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More MS news articles for February 2004

MRI detection of early endothelial activation in brain inflammation

http://www.ncbi.nlm.nih.gov/entrez/query.fcgi?cmd=Retrieve&db=PubMed&list_uids=14755648&dopt=Abstract

Magn Reson Med. 2004 Feb;51(2):248-52
Sibson NR, Blamire AM, Bernades-Silva M, Laurent S, Boutry S, Muller RN, Styles P, Anthony DC.
MRC Biochemical and Clinical Magnetic Resonance Unit, Department of Biochemistry, University of Oxford, Oxford, United Kingdom.

MRI is an increasingly important clinical tool, but it is clear that conventional imaging fails to identify the full extent of lesion load in certain conditions, such as multiple sclerosis.

The aim of this study was to determine whether a novel contrast agent (Gd-DTPA-B(sLe(X))A, which contains an sLe(X) mimetic moiety that enables it to bind to the adhesion molecule E-selectin) can be used to identify endothelial activation in the brain.

Microinjection of the proinflammatory cytokines IL-1beta or TNF-alpha into the striatum of Wistar rats rapidly induces focal adhesion molecule expression on the endothelium in the absence of MRI-visible changes.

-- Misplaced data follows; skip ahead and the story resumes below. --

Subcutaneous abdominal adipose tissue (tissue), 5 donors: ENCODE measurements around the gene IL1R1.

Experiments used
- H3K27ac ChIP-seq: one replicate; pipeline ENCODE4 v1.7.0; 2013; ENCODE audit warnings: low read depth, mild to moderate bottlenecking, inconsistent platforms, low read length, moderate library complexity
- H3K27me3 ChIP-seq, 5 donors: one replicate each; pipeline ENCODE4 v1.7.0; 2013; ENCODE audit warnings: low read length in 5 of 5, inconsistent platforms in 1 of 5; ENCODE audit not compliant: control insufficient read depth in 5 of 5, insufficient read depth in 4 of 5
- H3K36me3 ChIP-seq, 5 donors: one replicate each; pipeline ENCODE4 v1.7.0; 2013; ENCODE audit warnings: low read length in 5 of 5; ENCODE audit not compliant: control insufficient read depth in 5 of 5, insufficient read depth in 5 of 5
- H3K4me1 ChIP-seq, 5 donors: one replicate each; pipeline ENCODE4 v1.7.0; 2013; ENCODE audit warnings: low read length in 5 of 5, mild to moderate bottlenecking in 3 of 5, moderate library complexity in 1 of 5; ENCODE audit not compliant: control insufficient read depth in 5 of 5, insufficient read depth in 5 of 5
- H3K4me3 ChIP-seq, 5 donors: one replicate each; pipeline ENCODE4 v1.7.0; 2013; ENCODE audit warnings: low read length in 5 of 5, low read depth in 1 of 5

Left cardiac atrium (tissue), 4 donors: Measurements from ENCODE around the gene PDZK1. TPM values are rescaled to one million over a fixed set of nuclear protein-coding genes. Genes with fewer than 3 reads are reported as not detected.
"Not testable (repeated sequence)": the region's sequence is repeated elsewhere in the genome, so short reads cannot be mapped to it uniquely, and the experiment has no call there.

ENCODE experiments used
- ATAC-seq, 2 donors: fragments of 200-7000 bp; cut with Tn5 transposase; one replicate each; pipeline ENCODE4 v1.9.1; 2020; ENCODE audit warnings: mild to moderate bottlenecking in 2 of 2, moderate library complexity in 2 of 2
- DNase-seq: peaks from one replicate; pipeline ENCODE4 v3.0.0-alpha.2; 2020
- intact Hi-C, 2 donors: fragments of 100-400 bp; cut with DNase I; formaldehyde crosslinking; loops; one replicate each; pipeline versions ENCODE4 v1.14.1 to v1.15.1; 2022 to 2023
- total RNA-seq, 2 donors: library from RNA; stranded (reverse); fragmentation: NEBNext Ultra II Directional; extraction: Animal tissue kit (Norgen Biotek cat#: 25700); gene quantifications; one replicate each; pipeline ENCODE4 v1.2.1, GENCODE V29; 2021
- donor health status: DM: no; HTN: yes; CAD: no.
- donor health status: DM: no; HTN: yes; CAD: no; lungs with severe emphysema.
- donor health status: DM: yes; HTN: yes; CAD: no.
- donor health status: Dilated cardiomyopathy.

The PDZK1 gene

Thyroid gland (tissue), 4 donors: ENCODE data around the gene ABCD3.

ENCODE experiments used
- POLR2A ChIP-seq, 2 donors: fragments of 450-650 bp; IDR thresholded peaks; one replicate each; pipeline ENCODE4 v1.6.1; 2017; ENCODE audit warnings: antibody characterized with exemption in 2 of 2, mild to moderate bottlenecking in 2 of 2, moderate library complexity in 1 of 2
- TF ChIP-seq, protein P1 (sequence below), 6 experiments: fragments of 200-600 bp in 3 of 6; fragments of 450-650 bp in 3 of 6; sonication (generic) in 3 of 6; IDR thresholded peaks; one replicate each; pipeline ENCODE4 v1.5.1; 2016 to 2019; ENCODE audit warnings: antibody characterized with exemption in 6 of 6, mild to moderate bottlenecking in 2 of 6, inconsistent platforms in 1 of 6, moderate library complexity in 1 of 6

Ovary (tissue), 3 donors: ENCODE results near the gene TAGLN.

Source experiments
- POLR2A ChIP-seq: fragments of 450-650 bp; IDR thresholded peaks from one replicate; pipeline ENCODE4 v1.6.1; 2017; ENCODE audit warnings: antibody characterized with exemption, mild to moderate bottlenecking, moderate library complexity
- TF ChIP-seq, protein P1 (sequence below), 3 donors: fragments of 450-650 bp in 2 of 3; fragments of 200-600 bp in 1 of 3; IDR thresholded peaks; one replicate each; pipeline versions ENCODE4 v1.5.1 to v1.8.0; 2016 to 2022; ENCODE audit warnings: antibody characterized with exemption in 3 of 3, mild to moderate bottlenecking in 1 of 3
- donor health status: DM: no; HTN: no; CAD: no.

This phenomenon was used to investigate the potential of Gd-DTPA-B(sLe(X))A to reveal MRI-invisible brain pathology.

T(1)-weighted serial images were acquired in anesthetized animals before and after administration of Gd-DTPA-B(sLe(X))A, 3-4 hr after cytokine was injected intracerebrally.

Both TNF-alpha and IL-1beta up-regulated E-selectin on the brain endothelium, which correlated with increased signal intensity observed after administration of the novel contrast agent.

No enhancement was visible with the nonselective contrast agent Gd-DTPA-BMA, indicating that there was no leakage of the agent across the blood-brain barrier (BBB) or nonselective binding to the endothelium.

These data demonstrate the potential of such contrast agents for the early detection of brain injury and inflammation.